Time travel is the gimmick that never gets old. Human beings love the idea of visiting the past, exploring the future, and discovering a new present. Any media with time travel in it lets us dream a little dream about what could be. The new Disney+ spin-off Loki revisits this theme, but the show has not leaned into the time travel aspect as much as initially expected.
In the run-up to the show, most of us anticipated weekly time-traveling escapades, much like Avengers: Endgame, the film that spawned the show. So, if you’re a bit underwhelmed by the lack of time travel on Loki and you’re looking for shows where it’s more than just a backdrop, here are seven shows with time-traveling antics that cannot be missed.
The 1995 film 12 Monkeys was critically praised and is still considered a science-fiction marvel today, so a television remake was an unexpected choice. But, in 2015, Syfy released the series remake, and while the show didn’t draw in unanimous praise like its predecessor, 12 Monkeys is compelling from start to finish. James Cole (Aaron Stanford) is a time traveler sent into the past by Katarina Jones (Barbara Sukowa) to find Dr. Cassandra Railly (Amanda Schull) who can possibly stop a future plague being unleashed. They form an unlikely alliance as they are hunted by a mysterious group called the Army of the 12 Monkeys. Along the way, the pair make friends and enemies who will help and hinder their mission. Much of the show’s success rides on the spectacular characters, especially Emily Hampshire’s Jennifer Goines. They are so well-rounded that you really feel like you know these people. Even the villains are nuanced. The character interactions are also another selling feature of this series. Each season pulls you in with intrigue, betrayal, and plot twists, all while the characters “splinter” to different time periods seeking answers and the end to the deadly virus that will eviscerate humanity. There are surprising moments of subversion in this show, which make it that much more fun to watch. This series could be the cathartic viewing you need during an actual pandemic.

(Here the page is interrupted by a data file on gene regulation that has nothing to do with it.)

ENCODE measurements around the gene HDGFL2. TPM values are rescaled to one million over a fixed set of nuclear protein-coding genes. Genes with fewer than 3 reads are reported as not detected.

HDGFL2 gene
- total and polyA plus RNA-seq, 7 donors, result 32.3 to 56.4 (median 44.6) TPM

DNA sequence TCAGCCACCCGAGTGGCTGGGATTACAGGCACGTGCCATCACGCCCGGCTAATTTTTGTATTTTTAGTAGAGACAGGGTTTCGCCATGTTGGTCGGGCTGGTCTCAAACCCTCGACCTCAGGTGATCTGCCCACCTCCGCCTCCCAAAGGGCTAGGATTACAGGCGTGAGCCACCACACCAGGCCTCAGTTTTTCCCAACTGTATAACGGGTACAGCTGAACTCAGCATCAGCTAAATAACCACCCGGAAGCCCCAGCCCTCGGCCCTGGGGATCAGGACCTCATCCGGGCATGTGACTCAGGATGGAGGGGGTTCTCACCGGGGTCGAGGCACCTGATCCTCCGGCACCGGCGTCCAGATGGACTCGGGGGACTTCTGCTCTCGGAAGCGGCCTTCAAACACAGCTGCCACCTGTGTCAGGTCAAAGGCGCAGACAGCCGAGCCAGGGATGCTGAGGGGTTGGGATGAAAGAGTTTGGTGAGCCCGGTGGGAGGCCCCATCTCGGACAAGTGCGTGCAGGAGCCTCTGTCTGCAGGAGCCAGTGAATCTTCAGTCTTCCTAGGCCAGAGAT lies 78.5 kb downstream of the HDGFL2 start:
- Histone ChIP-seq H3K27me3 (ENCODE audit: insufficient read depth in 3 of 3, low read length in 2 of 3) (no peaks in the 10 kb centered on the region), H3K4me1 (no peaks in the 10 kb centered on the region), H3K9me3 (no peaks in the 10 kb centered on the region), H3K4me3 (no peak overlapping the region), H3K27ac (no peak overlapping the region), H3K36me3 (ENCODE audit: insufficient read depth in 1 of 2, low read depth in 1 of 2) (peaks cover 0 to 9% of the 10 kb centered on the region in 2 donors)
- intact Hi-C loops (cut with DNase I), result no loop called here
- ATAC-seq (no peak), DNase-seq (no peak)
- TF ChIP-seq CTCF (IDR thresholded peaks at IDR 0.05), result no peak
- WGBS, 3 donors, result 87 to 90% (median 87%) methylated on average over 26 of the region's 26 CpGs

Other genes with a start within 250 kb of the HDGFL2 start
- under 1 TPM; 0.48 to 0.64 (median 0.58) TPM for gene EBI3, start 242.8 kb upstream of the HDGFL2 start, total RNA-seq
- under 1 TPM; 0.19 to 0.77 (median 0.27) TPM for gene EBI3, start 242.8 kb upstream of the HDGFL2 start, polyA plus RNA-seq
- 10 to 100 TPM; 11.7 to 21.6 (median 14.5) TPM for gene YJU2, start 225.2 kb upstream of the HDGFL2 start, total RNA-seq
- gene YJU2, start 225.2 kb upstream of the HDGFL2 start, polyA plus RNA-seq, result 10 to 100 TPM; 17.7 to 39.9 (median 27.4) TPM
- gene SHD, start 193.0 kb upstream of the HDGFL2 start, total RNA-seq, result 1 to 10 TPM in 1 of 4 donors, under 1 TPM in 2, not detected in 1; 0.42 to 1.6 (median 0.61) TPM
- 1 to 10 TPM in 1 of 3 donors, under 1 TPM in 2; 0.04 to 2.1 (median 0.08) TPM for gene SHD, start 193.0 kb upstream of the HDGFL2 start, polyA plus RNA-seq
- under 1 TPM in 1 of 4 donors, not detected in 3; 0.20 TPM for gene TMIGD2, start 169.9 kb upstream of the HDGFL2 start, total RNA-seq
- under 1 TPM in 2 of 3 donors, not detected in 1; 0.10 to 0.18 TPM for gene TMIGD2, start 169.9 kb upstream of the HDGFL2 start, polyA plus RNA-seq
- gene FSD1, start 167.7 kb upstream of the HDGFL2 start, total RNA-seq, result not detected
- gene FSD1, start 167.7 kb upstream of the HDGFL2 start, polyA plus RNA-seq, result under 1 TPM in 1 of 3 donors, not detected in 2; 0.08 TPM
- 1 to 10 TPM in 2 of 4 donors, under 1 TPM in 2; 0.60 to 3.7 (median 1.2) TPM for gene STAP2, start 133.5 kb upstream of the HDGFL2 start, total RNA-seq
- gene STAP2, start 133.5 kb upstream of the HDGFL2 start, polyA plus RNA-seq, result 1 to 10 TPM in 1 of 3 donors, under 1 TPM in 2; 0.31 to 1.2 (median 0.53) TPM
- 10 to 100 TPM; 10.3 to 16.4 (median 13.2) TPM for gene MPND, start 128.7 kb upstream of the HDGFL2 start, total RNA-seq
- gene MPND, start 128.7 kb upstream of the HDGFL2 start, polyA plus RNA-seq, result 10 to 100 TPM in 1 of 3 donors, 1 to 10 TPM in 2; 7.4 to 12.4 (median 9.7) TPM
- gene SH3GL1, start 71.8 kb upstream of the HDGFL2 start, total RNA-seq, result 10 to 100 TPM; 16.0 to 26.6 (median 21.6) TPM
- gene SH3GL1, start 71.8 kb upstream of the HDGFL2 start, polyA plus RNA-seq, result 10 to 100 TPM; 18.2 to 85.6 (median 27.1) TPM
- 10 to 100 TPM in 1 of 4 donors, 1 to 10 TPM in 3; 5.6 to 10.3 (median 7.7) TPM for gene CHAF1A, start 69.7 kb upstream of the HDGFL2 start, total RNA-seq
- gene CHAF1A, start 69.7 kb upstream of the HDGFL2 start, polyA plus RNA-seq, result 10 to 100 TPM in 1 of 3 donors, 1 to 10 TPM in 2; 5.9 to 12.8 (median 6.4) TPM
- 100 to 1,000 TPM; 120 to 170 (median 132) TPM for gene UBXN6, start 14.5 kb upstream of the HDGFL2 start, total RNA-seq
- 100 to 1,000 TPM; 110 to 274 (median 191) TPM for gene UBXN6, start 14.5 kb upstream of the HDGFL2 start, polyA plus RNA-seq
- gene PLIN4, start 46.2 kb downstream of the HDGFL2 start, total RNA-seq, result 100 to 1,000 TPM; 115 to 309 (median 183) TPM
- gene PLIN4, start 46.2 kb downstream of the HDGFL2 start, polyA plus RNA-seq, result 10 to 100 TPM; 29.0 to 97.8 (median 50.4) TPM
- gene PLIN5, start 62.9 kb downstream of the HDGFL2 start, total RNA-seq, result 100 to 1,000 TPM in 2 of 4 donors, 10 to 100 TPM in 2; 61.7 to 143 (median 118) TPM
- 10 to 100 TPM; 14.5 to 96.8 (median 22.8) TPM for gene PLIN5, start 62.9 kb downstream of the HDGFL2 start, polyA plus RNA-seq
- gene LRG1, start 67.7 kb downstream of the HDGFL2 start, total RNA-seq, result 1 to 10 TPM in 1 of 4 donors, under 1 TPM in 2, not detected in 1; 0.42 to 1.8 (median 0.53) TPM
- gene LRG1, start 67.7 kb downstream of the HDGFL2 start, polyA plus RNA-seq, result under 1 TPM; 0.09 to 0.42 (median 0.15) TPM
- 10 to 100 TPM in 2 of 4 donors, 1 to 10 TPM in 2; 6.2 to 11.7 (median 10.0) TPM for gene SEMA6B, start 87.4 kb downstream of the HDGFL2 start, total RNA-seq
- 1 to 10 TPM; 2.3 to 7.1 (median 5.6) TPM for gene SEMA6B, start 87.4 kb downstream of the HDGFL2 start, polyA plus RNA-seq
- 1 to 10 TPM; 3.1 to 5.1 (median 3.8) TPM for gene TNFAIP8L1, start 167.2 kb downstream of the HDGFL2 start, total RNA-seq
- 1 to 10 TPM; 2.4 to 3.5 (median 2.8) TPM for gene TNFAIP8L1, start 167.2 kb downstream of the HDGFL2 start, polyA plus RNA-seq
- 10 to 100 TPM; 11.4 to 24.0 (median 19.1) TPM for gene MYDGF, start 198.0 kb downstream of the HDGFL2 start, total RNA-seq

Continuum follows Kiera Cameron (Rachel Nichols), a police officer from the future who finds herself stranded in the present. When she connects with a teenage genius, the two strike up an unlikely partnership that will help them stop ruthless killers who have travelled to the past from the future. Continuum could easily have fallen into the police-procedural tropes we’ve seen a million times. But the futuristic angle and a complex set of characters and relationships made this show memorable. As a protagonist, Kiera is compelling. She’s great at her job, but also a person out of her time. She’s simultaneously solving cases while unable to do the one thing she most wants—to return to her time and her life. Alec (Erik Knudsen), Kiera’s trusty tech partner, has surprising story arcs as the series evolves. Kiera’s fellow detective, Carlos Fonnegra (Victor Webster), is far more layered than one expects. At once pleased to have a competent associate like Kiera, Carlos goes through bouts of suspicion when Kiera proves too good to be true. The villains are just as compelling in this show, able to thwart Kiera’s efforts while having stories of their own. Featuring a who’s-who of Canadian actors, Continuum is one of the rare shows to be filmed and set in Vancouver, British Columbia, Canada, which made it quite the hit for Canadian audiences.
If you’re looking for a mind-bending, jaw-dropping show, Netflix’s Dark is for you. This critically acclaimed German production is science-fiction and horror all rolled into one. The show is set in the small town of Winden and follows several sets of families, all of whom are interlinked in some way. The events of the show begin when a seemingly happy husband and father suddenly kills himself. His son Jonas Kahnwald (Louis Hofmann) is then sucked into a wormhole and travels to different times – and later, alternate timelines – where he discovers the truth about his town and his personal history. Dark is compelling television. You will never be able to guess what will happen next. This is edge-of-your-seat entertainment, and definitely one of the best original series to come out of Netflix. The casting on this show is outstanding – the story takes place over multiple generations and some of the actors chosen to play the younger and older versions of the characters are so perfect, it’s impossible to believe they’re not related in real life. The characters, once again, are the show’s greatest asset. Some you’ll want to protect, others you’ll hate on sight. The show concluded after three seasons, so you can marathon the whole thing without having to suffer through any cliffhangers.
DC’s Legends of Tomorrow